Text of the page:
Stuart: “One powerful and bitter enemy of Christianity is now, or is speedily to be, put down. The judgments of Heaven, which had been so gradually proceeding, and seemingly so slow, are immediately to be consummated. The triumph of Christianity over opposing and embittered Judaism is to be completed. ‘Their place and nation are now to be taken away.’ The progress of the Gospel can no longer be stayed by them.”
Wordsworth agrees with Barnes in regarding this section as closing the first series of visions, and with commentators generally, in regarding it as referring to the last time.
Alford: (Rev_12:14). “Transitional—The episodical visions of Rev_10:1-11; Rev_11:1-13 are finished; and the prophecy refers to the plagues of the sixth Trumpet, Rev_9:13-21. These formed the second woe, and upon these the third is to follow (Rev_12:15-17). But in actual relation and detail it does not immediately follow. Instead of it, we have voices of thanksgiving in Heaven, for that the hour of God’s Kingdom and vengeance is come. The Seer is not yet prepared to set forth the nature of this taking of the Kingdom, this reward to God’s servants, this destruction of the destroyers of the earth. Before he does so, another series of prophetic visions must be given regarding not merely the dwellers on the earth, but the Church herself, her glory and her shame, her faithfulness and her apostasy. When this series has been given, then shall be declared in its fullness the manner and the process of the time of the end.”—“Notice (1), that the seventh Seal, the seventh Trumpet, and the seventh Vial, are all differently accompanied from any of the preceding series in each case; (2) at each seventh member of the series (a) we hear what is done, not on earth, but in Heaven (chs. Rev_8:1; Rev_11:15; Rev_16:17); (b) we have it related in the form of a solemn conclusion (with slight variations),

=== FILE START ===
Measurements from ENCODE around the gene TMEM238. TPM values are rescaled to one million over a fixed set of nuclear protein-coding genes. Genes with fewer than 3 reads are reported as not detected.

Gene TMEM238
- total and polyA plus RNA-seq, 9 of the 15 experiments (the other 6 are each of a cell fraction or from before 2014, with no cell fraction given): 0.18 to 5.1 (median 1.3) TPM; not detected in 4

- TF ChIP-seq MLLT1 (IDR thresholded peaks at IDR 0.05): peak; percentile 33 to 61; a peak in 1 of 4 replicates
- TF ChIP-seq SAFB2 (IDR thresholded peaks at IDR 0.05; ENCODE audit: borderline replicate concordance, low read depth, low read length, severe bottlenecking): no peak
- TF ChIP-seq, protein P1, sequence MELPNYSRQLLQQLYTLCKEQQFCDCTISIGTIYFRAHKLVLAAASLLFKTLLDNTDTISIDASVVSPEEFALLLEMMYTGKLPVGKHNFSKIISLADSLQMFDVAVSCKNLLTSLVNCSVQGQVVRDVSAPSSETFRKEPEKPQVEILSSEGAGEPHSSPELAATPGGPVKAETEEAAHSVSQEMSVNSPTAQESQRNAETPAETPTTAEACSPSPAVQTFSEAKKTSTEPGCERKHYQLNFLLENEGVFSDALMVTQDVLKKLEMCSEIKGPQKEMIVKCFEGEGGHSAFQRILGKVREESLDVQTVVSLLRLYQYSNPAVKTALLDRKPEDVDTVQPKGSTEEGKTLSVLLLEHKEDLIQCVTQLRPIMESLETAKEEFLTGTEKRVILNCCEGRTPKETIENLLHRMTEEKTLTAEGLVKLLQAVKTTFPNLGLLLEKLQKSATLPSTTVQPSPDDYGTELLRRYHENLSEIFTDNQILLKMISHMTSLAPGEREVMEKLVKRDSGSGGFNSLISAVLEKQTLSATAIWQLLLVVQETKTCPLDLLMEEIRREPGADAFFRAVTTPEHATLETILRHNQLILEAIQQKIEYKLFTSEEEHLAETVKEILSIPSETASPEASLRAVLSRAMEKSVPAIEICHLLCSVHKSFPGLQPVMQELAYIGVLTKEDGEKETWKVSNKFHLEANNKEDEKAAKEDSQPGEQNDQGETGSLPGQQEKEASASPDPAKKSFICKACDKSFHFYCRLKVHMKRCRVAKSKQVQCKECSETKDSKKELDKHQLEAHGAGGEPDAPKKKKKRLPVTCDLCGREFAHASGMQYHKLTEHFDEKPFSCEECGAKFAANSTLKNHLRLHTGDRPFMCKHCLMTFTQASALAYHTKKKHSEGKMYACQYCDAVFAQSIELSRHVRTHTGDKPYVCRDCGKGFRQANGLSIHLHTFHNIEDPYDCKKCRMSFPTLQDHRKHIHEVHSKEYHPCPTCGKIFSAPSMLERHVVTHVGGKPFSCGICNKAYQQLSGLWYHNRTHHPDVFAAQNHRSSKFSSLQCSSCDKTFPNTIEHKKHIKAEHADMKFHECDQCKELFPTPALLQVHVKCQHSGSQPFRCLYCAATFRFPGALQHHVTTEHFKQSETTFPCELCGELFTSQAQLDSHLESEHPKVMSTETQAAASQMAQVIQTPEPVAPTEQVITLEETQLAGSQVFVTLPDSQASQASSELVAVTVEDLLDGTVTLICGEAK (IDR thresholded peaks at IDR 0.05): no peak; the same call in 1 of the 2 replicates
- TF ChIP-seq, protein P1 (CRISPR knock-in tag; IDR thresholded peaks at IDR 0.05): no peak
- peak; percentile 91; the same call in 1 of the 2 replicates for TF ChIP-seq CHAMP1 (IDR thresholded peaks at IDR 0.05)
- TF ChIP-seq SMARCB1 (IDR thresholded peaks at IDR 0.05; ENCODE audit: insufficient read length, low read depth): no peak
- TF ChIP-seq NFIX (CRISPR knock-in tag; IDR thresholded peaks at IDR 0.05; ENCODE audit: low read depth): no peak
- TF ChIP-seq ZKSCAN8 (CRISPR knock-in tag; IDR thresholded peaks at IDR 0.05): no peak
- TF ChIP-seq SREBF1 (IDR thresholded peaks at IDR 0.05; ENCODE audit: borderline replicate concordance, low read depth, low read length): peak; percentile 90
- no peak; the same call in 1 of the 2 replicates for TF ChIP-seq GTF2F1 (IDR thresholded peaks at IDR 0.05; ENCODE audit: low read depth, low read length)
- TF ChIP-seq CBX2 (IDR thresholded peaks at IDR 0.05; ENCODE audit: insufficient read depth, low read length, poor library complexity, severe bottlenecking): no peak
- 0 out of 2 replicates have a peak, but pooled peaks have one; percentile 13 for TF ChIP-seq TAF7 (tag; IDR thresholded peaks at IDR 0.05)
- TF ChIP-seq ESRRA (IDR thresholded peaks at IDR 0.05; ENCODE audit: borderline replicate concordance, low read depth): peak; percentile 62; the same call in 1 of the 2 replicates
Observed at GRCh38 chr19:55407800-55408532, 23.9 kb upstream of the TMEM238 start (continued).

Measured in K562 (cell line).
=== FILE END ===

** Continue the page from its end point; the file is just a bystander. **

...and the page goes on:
ἐãÝíïíôï âñïíôáὶ ê
., chs. Rev_8:5; Rev_11:19; Rev_16:18 sqq.; (c) we have plain indication in the imagery or by direst expression, that the end is come, or close at hand, by (
) the imagery of the sixth Seal, and the two episodes preceding the seventh Seal, (
) the declaration, here
ἦëèåí ὁ êáéñὸò ôῶí íåêñῶí êñéèῆíáé
sounding from the Temple and the Throne on the pouring out of the seventh Vial; (3) all this forms strong ground for inference, that the three series of visions are not continuous, but resumptive; not indeed going over the same ground with one another, either of time or of occurrence, but each evolving something which was not in the former, and putting the course of God’s providence in a different light. It is true that the Seals involve the Trumpets, the Trumpets the Vials; but it is not mere temporal succession, the involution and inclusion are far deeper,” etc.